Competition, Market Structure and Job Turnover
AbstractData for rates of job turnover among plants in the Swedish economy in 1986-97 imply that in a typical year in a representative industry one out of six jobs disappeared, and a corresponding number of jobs were created. Job turnover is counter-cyclical, with no trend, and is higher for skilled jobs, and lower in manufacturing, than for all jobs. The rate of job turnover seems to be higher in industries with high rates of innovation and market growth, which may indicate that the volatility of firm specific demand and supply shocks is higher in such industries. Moreover, for given shocks, turnover is higher in industries with many small plants and low return on capital. The results support the hypothesis that market shares are more stable, and thus reallocation of jobs limited, in industries where firms have strong market power. Finally, there is less job turnover in export oriented industries where foreign ownership is widespread. Firms selling in many markets and/or producing in different locations may be able to even out the employment effects of shocks specific to individual markets and/or locations.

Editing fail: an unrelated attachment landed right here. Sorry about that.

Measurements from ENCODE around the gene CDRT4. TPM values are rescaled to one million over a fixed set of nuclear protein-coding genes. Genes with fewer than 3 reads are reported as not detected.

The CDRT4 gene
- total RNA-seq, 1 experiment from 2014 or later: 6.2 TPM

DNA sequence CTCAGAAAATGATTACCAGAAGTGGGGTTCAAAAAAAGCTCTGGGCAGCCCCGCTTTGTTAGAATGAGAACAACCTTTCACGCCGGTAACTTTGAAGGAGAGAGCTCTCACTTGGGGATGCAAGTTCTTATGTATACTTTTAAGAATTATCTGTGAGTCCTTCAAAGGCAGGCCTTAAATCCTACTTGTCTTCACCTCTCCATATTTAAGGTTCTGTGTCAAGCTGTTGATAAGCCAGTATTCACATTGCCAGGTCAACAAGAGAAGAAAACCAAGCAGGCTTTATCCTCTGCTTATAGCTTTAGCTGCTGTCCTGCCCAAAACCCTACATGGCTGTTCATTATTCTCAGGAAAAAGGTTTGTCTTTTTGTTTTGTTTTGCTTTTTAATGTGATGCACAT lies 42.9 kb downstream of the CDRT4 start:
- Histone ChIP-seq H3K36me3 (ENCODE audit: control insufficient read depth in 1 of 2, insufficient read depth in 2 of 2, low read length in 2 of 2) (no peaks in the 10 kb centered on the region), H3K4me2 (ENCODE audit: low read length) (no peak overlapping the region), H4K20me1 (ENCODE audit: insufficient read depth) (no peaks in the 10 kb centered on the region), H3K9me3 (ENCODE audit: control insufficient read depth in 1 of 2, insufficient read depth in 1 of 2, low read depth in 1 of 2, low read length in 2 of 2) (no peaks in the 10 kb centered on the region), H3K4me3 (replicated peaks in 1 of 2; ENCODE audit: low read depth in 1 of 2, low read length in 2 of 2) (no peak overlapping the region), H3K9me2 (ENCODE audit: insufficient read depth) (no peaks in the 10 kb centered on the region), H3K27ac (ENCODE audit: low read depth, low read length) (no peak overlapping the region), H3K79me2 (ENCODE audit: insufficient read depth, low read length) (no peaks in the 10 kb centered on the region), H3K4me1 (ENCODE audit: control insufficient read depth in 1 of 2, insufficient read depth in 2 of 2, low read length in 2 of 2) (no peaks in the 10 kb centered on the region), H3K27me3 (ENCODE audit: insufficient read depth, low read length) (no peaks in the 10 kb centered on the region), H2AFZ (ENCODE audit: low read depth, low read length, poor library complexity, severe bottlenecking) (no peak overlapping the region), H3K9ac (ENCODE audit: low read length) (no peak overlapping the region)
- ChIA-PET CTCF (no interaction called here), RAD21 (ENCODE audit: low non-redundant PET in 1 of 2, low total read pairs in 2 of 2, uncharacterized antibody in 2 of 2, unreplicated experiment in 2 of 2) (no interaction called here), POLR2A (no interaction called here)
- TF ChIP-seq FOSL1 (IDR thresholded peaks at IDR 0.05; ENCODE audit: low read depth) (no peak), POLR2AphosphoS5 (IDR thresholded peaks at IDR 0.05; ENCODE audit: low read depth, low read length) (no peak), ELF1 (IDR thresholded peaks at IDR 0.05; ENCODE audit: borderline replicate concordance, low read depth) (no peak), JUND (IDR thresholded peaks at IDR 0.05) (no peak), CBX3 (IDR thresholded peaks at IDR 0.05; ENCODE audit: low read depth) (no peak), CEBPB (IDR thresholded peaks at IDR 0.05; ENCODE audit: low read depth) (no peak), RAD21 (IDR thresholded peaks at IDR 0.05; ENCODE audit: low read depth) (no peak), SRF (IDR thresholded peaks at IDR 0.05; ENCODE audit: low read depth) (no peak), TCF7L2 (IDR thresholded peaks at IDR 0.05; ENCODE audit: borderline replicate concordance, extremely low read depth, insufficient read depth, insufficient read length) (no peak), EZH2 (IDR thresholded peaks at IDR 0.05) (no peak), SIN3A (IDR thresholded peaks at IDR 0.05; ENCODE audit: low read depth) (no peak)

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Bibliographic InfoArticle provided by Springer in its journal Journal of Industry, Competition and Trade.
Volume (Year): 3 (2003)
Issue (Month): 3 (September)
Contact details of provider:
Web page: http://springerlink.metapress.com/link.asp?id=105724
job turnover; market structure;
Other versions of this item:
- F10 - International Economics - - Trade - - - General
- J63 - Labor and Demographic Economics - - Mobility, Unemployment, Vacancies, and Immigrant Workers - - - Turnover; Vacancies; Layoffs
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